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Female Teen Drivers more Distracted than Males

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Posted on February 21, 2014

More than one in three teens die as a result of a motor vehicle accident, making this the leading cause of death for young people in the US. Traffic safety experts cite inexperience behind the wheel, immaturity and a lack of parental involvement as the primary factors behind fatal auto accidents involving teenage drivers. Sadly, smartphone capabilities have added to distracted driving, a rising concern as it contributed to more than 3,000 highway deaths in 2010.

Contrary to previous studies placing teenage males at a higher risk for car crashes, recent research revealed that in this case girls are the more distracted driver. Recent data shows they’re two times as likely to use cell phones or other electronics while driving. Angela Patterson of Bridgestone Americas, which helped conduct the study, said:

“There’s a remarkable difference between boys and girls when it comes to distracting driving habits. In almost every category we surveyed … girls are more likely to engage in dangerous or distracting behaviors by almost 15%.”

The overwhelming majority of teen girls who responded to the study admitted that changing music on car stereos and playing loud music while driving distracted them. 83% of teen girls also told researchers that driving with more than one passenger in the vehicle caused them to lose focus on the road.

Teen Driver Distraction Statistics

  1. Almost 65% of all teen passenger deaths occurred while another teen was driving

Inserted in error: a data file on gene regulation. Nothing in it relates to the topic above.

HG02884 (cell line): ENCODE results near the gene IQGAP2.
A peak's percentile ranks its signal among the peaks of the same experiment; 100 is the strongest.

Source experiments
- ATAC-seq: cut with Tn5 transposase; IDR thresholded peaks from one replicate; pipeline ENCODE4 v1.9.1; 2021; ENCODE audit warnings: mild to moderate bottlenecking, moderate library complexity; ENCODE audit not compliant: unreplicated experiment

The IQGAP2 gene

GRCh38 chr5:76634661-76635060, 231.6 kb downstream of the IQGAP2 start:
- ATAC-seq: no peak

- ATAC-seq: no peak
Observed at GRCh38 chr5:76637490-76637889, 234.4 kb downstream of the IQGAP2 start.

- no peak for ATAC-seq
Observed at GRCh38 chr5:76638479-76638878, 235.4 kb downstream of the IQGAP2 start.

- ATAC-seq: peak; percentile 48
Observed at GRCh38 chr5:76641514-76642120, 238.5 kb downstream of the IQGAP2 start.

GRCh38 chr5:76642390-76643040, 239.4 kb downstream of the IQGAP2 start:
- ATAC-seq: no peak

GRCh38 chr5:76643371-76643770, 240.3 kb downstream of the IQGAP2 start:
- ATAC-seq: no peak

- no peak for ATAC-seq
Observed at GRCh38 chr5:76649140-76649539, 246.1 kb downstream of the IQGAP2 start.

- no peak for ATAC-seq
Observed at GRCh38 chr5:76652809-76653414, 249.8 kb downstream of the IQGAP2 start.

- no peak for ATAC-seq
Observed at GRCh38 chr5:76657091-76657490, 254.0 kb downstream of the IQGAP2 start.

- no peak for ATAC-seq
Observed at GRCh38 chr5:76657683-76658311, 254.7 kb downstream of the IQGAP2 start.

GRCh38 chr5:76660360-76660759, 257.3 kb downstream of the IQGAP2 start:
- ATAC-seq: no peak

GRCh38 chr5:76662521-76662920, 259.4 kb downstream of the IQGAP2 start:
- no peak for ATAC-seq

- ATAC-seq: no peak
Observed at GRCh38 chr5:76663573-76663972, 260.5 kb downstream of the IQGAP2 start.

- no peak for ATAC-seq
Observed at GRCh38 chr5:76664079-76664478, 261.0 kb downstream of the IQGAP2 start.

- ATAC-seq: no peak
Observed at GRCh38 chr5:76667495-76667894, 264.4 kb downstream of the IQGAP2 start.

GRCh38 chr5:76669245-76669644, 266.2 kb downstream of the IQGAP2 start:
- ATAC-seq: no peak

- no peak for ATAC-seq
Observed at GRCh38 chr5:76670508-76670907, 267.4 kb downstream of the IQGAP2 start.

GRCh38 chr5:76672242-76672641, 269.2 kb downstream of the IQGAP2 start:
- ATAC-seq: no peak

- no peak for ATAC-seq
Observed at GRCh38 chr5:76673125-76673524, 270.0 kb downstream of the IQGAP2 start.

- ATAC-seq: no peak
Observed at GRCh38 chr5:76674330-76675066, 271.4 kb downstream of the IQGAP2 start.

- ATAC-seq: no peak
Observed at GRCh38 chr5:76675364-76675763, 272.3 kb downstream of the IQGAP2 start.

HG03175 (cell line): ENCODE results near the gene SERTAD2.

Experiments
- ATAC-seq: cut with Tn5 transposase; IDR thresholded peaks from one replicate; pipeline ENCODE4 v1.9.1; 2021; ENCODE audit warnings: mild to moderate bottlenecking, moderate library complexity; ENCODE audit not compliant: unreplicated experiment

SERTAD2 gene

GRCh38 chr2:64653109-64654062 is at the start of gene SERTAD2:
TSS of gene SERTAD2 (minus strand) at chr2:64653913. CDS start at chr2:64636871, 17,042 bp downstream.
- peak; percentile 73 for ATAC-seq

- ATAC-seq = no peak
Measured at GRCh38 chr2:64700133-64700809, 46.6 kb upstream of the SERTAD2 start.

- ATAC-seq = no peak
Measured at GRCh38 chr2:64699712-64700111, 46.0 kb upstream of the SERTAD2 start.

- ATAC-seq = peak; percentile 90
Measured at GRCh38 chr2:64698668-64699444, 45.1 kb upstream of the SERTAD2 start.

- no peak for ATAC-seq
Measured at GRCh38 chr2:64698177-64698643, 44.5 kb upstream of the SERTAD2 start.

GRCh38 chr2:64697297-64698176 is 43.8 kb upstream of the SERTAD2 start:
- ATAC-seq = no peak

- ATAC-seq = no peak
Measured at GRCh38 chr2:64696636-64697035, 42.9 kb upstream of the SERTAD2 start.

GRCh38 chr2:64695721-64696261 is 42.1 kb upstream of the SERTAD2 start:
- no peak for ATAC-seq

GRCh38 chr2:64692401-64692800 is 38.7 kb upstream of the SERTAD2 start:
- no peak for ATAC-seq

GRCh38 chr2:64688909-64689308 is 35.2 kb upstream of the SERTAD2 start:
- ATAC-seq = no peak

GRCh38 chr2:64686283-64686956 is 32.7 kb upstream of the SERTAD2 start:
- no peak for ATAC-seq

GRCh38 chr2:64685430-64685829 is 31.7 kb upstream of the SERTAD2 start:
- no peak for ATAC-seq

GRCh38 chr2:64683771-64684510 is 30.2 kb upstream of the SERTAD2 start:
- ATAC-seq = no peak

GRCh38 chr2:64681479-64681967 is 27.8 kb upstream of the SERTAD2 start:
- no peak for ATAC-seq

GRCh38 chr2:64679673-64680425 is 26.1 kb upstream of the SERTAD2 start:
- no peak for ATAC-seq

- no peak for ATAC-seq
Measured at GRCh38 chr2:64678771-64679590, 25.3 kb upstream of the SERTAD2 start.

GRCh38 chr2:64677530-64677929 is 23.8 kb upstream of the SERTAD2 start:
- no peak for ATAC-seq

2. A 2007 national survey found that nearly 3 out of 10 teens said they had driven with a driver who had been drinking within the previous month
  3. 56% of teen traffic accident fatalities occurred Friday, Saturday or Sunday
  4. Girls are 15% more likely to engage in distracting behavior
  5. Only one-third of teen girls say talking on phone is “very dangerous”
  6. People ages 15-24 represent 14% of the U.S. population, but they account for 58% ($26 billion) of the total costs of motor vehicle injuries, according to the CDC
  7. At least 3,000 teens are killed each year in auto accidents in the US
  8. Each year, approximately 300,000 teenagers are treated at hospitals for non-fatal injuries from distracted driving accidents
  9. Per mile driven, teen drivers ages 16 to 19 are three times more likely than drivers aged 20 and older to be in a fatal crash
  10. In their first year of driving, 1/5 of 16-year-old drivers has an accident; 16-year-olds have higher crash rates than drivers of any other age
  11. Compared with other age groups, teens have the lowest rate of seat belt use – in 2011, only 54% of high school students reported they always wear seat belts when riding with someone else
  12. Teens who text and drive are 50% more likely to crash than teens who drink and drive
  13. 56% of teens admit to talking on the phone while driving. Talking on a cell phone can double the likelihood of an accident
  14. Texting-related accidents are the leading cause of traffic fatalities for teenagers in the US
  15. The presence of teen passengers increases the crash risk of unsupervised teen drivers. This risk increases with the number of teen passengers


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